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Microsoft Office 365 vs Google Workspace (formerly G Suite) – Which is Best?

Brian Jefferson | 9 min read| Updated On - September 20, 2022

Microsoft Office 365 vs Google Workspace

Microsoft Office 365 and G suite are both popular cloud-based storage and collaboration platforms that are used by many companies across the globe. They both come with a suite of applications for word processing, spreadsheets, emails, calendars, instant messaging, and videoconferencing

NOTE: On October 6, 2020, G Suite changed its name to Google Workspace, and Google has also made a number of important changes to their platform, including better integration between the different G Suite applications. For example, rather than jumping between Gmail, Docs, and Meet, you can now access these applications from a single control panel. From here on in, I will refer to G Suite as Google Workspace.

Which is More Popular?

Office 365 is Microsoft’s fastest-growing consumer product ever, with over 200 million monthly active users. However, Google Workspace still leads the way with more than 2 billion monthly active users. Of course, the fact that is it more popular doesn’t necessarily make it better. There are other factors that need to be taken into account, and we also need to differentiate between personal users and business users, as their needs are very different.

Which is More Accessible?

Both Office 365 and Google Workspace can be used online and offline.

Microsoft Office 365

In most cases, companies will download and install the Office 365 desktop software, which will be connected and synchronized to their cloud-storage platform. Microsoft also offers web-based versions of their software, although the apps are not as powerful as the desktop versions. Microsoft’s client apps are available for Windows, macOS, iOS, and Android.

Google Workspace (formerly G Suite)

Google Workspace is primarily web-based, although the applications can also be used offline. Both platforms work well across a range of devices, however, since Google Workspace is designed for the web, the applications can be accessed from anywhere via most modern web browsers.

Core Apps & Services

Office 365: Word, Excel, PowerPoint, Outlook, OneNote, OneDrive, Teams, and more.

Google Workspace: Gmail, Drive, Meet, Calendar, Chat, Docs, Sheets, Slides, Sites, Forms, and more.

Both Office 365 and Google Workspace allow their users to install third-party apps and services. Since there are hundreds of third-party applications available for each platform, it wouldn’t be possible to list them all here. Administrators have control over what apps can be installed, and by who. They can also control who has access to them. You will find third-party tools that can help with admin and management, ERP and logistics, marketing and analytics, migration and backup, sales and CRM, digital signatures, and more.


NOTE: The prices shown below are in British pounds and the business and enterprise packages for Office 365 exclude VAT. You will need to visit their respective websites for a full list of features and check the prices in your local currency. You can view the Office 365 pricing guide here and the Google Workplace pricing guide here.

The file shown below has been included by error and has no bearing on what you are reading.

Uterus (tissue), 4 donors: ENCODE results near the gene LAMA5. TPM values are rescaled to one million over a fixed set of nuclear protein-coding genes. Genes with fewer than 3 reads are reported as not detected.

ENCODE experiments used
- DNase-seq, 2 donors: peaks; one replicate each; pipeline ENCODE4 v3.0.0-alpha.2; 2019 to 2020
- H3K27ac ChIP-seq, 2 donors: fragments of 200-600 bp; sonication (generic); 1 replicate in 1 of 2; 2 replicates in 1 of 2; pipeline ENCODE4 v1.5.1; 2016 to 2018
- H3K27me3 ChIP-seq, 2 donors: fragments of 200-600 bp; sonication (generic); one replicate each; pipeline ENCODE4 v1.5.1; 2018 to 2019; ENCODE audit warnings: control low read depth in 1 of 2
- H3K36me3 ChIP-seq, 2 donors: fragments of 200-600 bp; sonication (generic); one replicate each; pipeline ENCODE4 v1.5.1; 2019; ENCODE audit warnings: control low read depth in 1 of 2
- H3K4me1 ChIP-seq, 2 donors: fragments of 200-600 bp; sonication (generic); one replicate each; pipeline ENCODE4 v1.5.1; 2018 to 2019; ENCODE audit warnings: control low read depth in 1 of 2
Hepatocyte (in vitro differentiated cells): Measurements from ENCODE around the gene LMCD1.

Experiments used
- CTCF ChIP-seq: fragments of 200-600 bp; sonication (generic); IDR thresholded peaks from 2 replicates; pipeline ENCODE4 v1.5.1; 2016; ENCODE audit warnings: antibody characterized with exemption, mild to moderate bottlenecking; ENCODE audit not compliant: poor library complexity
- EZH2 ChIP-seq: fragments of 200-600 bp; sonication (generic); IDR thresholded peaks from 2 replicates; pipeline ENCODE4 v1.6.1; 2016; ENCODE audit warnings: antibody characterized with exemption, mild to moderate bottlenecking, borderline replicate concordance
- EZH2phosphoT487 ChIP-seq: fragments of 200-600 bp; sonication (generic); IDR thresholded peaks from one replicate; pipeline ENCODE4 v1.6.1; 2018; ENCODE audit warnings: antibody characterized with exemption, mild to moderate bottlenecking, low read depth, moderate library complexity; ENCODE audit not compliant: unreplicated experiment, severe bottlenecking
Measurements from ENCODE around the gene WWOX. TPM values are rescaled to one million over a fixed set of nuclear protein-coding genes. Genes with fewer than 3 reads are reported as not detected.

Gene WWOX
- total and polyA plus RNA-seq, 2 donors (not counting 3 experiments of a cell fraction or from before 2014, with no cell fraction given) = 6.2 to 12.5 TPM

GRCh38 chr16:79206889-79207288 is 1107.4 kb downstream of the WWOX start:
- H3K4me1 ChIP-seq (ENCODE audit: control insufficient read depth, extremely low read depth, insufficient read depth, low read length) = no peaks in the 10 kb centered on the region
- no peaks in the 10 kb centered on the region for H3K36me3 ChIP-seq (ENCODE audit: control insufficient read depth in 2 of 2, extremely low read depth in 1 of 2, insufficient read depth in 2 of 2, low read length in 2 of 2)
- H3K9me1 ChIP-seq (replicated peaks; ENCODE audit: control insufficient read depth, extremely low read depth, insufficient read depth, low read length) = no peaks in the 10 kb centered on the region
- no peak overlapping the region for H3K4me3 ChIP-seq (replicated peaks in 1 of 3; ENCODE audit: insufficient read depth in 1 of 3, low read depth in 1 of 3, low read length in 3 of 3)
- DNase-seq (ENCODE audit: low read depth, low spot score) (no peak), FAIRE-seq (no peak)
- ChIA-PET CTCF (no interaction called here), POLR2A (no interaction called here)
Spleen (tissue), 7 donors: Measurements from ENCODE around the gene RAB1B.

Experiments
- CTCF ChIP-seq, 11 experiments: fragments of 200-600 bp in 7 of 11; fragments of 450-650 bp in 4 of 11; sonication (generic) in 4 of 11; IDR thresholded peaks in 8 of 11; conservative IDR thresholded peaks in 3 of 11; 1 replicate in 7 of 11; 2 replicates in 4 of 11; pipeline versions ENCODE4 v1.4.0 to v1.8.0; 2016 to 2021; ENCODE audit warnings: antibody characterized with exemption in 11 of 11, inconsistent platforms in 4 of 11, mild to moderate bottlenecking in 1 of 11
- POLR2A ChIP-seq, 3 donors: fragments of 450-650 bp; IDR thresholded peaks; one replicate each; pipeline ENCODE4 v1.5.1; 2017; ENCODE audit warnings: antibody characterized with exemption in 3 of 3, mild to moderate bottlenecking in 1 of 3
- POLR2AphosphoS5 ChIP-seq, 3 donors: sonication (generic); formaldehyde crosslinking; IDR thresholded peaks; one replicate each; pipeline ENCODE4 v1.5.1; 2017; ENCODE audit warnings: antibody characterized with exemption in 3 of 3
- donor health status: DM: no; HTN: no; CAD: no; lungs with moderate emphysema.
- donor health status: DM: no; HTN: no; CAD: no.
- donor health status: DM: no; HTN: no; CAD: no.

Both platforms are subscription-based, and companies will have to pay monthly fees for each registered user. Compared to Microsoft, Google’s pricing is straightforward and easy to understand. That said, they seem to be following in Microsoft’s footsteps. For example, with G Suite there were three pricing options: Basic, Business, and Enterprise. Now there are four packages, which include Business Starter, Business Standard, Business Plus and Enterprise.
Business Starter: £4.14 per user per month
Business Standard: £8.28 per user per month
Business Plus: £13.80 per user per month
Enterprise: You will need to contact sales for pricing

Microsoft provides a larger number of pricing options, which can be confusing to some people. To get started with Office 365 you have four main options, which include For home, For business, For enterprise and For education, and for each option there are sub-options. Below is a simplified summary of Office 365’s pricing guide.

For Home:
Family: £79.99 per year or £7.99 per month for 2–6 people. It allows for 1 TB of storage per person and provides premium safety features in the mobile app.
Personal: £59.99 per year or £5.99 per month for 1 person, which includes 1 TB of storage.
Microsoft provides a 1-month free trial for both packages.

For Business:
Business Basic: £3.80 per user per month
Business Standard: £9.40 per user per month
Business Premium: £15.10 per user per month
Apps: £7.90 per user per month

For Enterprise:
E3: £28.10 per user per month
E5: £48.10 per user per month
F3: £7.50 per user per month

For education: They do not provide any specific prices on the education page. You will need to contact your partner or account manager for more information.

Security & Compliance

One of the most important factors to consider when choosing a cloud storage and collaboration platform is security. You are, after all, trusting a third-party with your sensitive data. Both Google Workspace and Office 365 provide a wide range of security features, including Multi-Factor Authentication (MFA), Role-Based Access Control (RBAC), real-time security auditing, and many more.

However, given that data security is such a broad subject, I will provide only a brief overview of the features offered by each platform.

Google Workspace Security Features

When it comes to security, Google has always been at the top of their game. They have a vast network of data centers with custom-built servers and a unique operating system for security and performance. They continuously monitor their network and use advanced machine learning techniques to spot anomalies.